Difference between revisions of "ChucK/sequencer.ck"

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</pre>
 
</pre>
  
where filename is a string containing the path to the sample you want to play, beats_per_measure is the number beats that sample will play during each measure, and volume_vector is a vector of floats in the range [0, 1] used to determine the volume of each beatThis function call will not return, so you will have to use a separate source file for each call.  Once sporking member functions works, you could also do that.   
+
<ul>
 +
<li><b>filename</b> - string containing the path to the sample you want to play</li>
 +
<li><b>beats_per_measure</b> - number of beats will play during each measure</li>
 +
<li><b>volume_vector</b> - vector of floats in the range [0, 1] used to determine the volume of each beat</li>
 +
</ul>
 +
 
 +
 
 +
This function call will not return, so you will have to use a separate source file for each call.  Once sporking member functions works, you could also do that.   
  
 
Each beat is equally spaced.  Additionally, the volume vector can be larger or greater than the number of beats per measure, if desired; it is cycled through independently of the measure.  For example, with a beats_per_measure of 4 and a volume vector of [1.0, 0.0], you will get 4 beats per measure, with the first and third beats having a volume of 1.0, and the second and fourth beats having a volume of 0.0.  You'll notice that this lets programmers easily experiment with interesting polyrhythms, by deliberately misaligning the beats per measure and volume vectors for a given sequence, and across different sequences.   
 
Each beat is equally spaced.  Additionally, the volume vector can be larger or greater than the number of beats per measure, if desired; it is cycled through independently of the measure.  For example, with a beats_per_measure of 4 and a volume vector of [1.0, 0.0], you will get 4 beats per measure, with the first and third beats having a volume of 1.0, and the second and fourth beats having a volume of 0.0.  You'll notice that this lets programmers easily experiment with interesting polyrhythms, by deliberately misaligning the beats per measure and volume vectors for a given sequence, and across different sequences.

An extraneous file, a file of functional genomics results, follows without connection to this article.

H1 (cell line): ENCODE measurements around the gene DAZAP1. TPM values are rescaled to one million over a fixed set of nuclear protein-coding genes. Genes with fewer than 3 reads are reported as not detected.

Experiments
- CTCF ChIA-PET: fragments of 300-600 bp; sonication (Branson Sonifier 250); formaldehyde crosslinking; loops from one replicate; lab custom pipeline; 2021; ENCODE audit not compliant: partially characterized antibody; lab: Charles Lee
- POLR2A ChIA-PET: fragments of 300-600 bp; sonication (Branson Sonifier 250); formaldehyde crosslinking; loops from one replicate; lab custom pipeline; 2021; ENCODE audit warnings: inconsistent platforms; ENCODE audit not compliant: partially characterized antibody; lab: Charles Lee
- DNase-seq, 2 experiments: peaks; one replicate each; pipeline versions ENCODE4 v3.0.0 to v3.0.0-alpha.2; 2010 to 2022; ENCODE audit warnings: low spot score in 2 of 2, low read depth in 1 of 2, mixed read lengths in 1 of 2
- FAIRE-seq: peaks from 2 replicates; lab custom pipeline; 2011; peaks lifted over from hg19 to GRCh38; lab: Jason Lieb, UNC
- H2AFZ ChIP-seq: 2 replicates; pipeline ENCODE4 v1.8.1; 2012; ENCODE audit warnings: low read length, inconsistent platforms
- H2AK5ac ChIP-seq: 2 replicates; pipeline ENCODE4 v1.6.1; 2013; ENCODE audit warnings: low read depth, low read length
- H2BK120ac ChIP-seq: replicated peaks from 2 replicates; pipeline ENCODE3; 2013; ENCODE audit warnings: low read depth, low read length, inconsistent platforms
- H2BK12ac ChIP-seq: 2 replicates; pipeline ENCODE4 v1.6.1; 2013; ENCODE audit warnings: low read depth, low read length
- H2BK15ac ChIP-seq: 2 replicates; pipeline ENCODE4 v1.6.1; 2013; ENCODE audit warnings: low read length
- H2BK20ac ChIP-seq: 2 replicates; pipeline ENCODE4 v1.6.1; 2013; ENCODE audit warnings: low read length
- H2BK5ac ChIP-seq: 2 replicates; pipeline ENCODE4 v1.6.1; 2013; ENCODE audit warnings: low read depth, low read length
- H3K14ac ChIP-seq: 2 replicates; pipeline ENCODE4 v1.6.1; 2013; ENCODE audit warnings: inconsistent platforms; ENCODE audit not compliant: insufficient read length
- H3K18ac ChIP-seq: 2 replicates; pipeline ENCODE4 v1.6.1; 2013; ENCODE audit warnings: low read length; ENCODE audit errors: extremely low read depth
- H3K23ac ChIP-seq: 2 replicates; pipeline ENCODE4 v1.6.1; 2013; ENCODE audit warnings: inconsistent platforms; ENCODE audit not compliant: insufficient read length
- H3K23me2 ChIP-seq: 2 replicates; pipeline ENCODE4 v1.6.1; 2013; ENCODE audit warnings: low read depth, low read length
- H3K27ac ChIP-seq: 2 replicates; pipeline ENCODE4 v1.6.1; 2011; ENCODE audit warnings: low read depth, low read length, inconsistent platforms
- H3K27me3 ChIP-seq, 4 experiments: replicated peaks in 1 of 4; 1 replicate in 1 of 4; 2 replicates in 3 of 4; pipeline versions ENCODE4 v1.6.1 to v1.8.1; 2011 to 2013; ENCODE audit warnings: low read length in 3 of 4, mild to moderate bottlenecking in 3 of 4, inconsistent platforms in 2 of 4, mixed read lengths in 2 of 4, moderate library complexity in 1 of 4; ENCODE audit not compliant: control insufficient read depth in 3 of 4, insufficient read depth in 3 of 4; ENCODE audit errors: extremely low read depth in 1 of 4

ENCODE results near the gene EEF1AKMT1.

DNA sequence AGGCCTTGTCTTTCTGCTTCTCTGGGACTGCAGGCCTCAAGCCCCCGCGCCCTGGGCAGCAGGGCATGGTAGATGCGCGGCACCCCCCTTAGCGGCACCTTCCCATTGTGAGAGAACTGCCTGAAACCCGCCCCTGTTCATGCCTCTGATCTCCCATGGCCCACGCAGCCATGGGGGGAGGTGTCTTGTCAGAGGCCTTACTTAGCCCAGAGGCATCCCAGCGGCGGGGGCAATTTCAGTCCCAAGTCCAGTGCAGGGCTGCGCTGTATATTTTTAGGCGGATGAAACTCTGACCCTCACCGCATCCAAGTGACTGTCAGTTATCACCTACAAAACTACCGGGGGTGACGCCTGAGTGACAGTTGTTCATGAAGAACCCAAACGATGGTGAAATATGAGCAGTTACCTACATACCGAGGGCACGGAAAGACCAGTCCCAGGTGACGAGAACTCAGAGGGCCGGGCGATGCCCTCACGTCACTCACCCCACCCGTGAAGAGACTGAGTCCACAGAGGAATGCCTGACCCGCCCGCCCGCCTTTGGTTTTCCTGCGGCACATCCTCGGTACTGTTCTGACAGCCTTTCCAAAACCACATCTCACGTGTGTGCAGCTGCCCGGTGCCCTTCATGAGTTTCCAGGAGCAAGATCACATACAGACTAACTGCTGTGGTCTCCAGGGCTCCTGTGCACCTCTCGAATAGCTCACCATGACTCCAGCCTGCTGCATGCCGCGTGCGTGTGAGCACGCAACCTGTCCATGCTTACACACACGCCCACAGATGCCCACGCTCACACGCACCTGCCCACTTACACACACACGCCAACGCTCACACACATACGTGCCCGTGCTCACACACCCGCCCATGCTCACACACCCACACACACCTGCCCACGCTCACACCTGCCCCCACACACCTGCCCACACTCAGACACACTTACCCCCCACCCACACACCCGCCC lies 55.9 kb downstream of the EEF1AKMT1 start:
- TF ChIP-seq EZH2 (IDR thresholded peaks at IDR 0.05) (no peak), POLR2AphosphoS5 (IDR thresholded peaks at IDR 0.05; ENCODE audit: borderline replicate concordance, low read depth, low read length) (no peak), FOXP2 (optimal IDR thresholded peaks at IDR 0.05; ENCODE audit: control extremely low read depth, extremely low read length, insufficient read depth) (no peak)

Additionally, if a volume of 0 is specified, the sample is simply not played, instead of being played at a volume of 0.  In this way,  
+
Additionally, if a volume of 0 is specified, the sample is simply not played, instead of being played at a volume of 0.  In this way, the sound buffer for the sample is not reset for beats where the volume is 0. 
  
You can change the measure length using the following function call:
+
You can change the measure length (in seconds) using the following function call:
 
<pre>
 
<pre>
 
sequencer.change_measure_length( new_measure_length );
 
sequencer.change_measure_length( new_measure_length );
 
</pre>
 
</pre>
  
You should use this function rather than setting it directly, because setting it directly will probably cause currently running sequences to become misaligned.   
+
You should use this function rather than setting it directly, because setting it directly will probably cause currently running sequences to become misaligned.  measure length = BPM/60
  
 
sequencer.ck:
 
sequencer.ck:
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// sequencer.ck
 
// sequencer.ck
 
// sequencer class for sequencing arbitrary samples  
 
// sequencer class for sequencing arbitrary samples  
// author: spencer salazar
+
// author: spencer salazar (updated by jason webb)